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Alcohol Alcohol. 2001 Jan-Feb;36(1):29-38.

The effect of taurine depletion by beta-alanine treatment on the susceptibility to ethanol-induced hepatic dysfunction in rats.

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Pharmacy Department, Kings' College London, Franklin-Wilkins Building, 150 Stamford Street, London SE1 8WA, UK.


Alcohol was administered chronically to female Sprague-Dawley rats in a nutritionally adequate totally liquid diet for 28 days. This resulted in significant hepatic steatosis and lipid peroxidation. Beta-alanine, when co-administered with alcohol, seemed to increase hepatic steatosis, as assessed histologically, but decreased triglyceride levels as measured biochemically. In addition, beta-alanine and especially alcohol co-administered with beta-alanine, significantly increased homocysteine and cysteine excretion into urine throughout the 28-day period of ethanol administration. Serum homocysteine levels were significantly higher in alcohol- and alcohol plus beta-alanine-treated animals compared to pair-fed control animals. Alcohol did not affect the urinary excretion of taurine, except after 21 days, when levels were reduced. Levels of liver taurine were markedly depleted in animals receiving alcohol and particularly alcohol plus beta-alanine, compared to pair-fed controls. Liver and serum taurine levels were also markedly depleted in animals receiving beta-alanine and alcohol plus beta-alanine, compared to non-beta-alanine-treated animals. There was evidence of slight cholestasis in animals treated with alcohol and more so with alcohol plus beta-alanine, as indicated by raised serum alkaline phosphatase and bile acids. These in vivo findings demonstrate for the first time that animals treated with beta-alanine may be more susceptible to ethanol-induced hepatic dysfunction, possibly as a result of taurine depletion.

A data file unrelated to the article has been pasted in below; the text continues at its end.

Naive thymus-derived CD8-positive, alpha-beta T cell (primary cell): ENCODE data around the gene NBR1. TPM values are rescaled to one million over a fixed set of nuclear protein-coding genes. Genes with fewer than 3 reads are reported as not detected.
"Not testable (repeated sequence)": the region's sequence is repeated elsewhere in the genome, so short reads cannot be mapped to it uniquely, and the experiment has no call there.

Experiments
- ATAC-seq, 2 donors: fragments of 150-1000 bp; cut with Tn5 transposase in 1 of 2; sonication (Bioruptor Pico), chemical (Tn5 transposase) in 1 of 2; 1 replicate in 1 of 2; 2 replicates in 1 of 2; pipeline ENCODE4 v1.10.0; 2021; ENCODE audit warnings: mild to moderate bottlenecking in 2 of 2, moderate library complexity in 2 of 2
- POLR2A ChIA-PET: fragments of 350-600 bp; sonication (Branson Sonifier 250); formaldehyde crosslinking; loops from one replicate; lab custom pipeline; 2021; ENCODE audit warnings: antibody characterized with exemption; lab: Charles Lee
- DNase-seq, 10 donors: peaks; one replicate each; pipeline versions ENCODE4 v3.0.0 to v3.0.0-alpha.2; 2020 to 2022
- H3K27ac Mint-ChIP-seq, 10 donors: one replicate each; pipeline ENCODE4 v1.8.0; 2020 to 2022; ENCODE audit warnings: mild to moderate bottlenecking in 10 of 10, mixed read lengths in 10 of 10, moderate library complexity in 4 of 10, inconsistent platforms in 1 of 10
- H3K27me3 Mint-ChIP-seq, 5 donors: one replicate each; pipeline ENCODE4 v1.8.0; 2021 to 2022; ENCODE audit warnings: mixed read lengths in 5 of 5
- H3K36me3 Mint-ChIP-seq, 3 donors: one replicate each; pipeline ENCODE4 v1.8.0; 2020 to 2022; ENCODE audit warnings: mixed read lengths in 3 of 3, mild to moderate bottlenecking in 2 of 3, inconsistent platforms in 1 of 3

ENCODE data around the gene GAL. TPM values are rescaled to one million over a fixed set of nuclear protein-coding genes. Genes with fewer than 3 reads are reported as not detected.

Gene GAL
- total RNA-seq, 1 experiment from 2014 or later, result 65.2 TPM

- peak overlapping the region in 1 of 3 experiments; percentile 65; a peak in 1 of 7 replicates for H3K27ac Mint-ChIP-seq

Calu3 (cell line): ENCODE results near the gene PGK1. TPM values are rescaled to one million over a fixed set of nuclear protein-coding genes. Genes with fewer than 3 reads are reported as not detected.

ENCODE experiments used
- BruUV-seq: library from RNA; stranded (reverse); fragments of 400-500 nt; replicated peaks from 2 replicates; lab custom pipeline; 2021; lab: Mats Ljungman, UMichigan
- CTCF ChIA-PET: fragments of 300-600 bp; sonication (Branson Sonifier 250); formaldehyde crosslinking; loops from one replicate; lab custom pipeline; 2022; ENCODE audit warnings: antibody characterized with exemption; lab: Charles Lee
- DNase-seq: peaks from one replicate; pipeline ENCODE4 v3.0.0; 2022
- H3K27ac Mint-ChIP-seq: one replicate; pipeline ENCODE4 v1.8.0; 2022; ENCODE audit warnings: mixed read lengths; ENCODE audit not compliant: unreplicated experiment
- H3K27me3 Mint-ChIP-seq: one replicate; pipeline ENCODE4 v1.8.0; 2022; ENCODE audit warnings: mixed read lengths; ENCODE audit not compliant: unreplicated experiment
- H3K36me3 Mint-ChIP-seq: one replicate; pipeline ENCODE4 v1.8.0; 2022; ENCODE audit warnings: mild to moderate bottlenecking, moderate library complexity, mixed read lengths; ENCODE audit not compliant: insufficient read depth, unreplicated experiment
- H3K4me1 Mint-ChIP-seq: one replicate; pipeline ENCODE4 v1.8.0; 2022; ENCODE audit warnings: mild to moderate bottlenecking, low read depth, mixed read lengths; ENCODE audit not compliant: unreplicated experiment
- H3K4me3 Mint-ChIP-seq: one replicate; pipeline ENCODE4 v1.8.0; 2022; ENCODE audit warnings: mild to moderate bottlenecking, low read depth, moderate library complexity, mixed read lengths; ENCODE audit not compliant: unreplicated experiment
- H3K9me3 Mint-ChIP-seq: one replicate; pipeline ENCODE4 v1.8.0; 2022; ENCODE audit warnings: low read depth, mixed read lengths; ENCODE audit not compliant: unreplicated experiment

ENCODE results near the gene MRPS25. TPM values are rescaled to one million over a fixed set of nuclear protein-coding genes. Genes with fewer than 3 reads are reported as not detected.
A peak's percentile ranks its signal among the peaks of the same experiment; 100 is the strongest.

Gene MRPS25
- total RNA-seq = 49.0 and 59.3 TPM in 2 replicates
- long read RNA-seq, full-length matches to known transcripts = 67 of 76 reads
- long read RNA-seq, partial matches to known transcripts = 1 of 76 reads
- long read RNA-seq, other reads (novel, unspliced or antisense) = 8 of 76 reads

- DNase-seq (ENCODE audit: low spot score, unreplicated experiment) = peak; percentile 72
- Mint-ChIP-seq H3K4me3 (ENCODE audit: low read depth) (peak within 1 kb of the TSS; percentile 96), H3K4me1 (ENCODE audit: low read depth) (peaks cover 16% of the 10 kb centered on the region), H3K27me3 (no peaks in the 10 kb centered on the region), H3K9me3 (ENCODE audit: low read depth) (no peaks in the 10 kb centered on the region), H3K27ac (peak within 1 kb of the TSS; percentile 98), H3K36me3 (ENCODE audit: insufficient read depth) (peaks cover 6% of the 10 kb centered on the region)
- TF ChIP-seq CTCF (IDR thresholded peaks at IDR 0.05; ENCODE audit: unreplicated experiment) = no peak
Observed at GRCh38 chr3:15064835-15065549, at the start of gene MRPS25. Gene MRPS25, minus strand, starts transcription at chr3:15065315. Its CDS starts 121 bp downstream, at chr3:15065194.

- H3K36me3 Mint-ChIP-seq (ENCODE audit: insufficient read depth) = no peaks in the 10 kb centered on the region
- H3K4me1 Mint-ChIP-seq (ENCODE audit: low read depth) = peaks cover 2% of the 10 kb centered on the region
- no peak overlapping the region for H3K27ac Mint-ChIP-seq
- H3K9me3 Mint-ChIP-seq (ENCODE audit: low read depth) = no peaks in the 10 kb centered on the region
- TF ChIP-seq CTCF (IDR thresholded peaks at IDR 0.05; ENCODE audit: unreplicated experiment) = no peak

[Indexed for MEDLINE]

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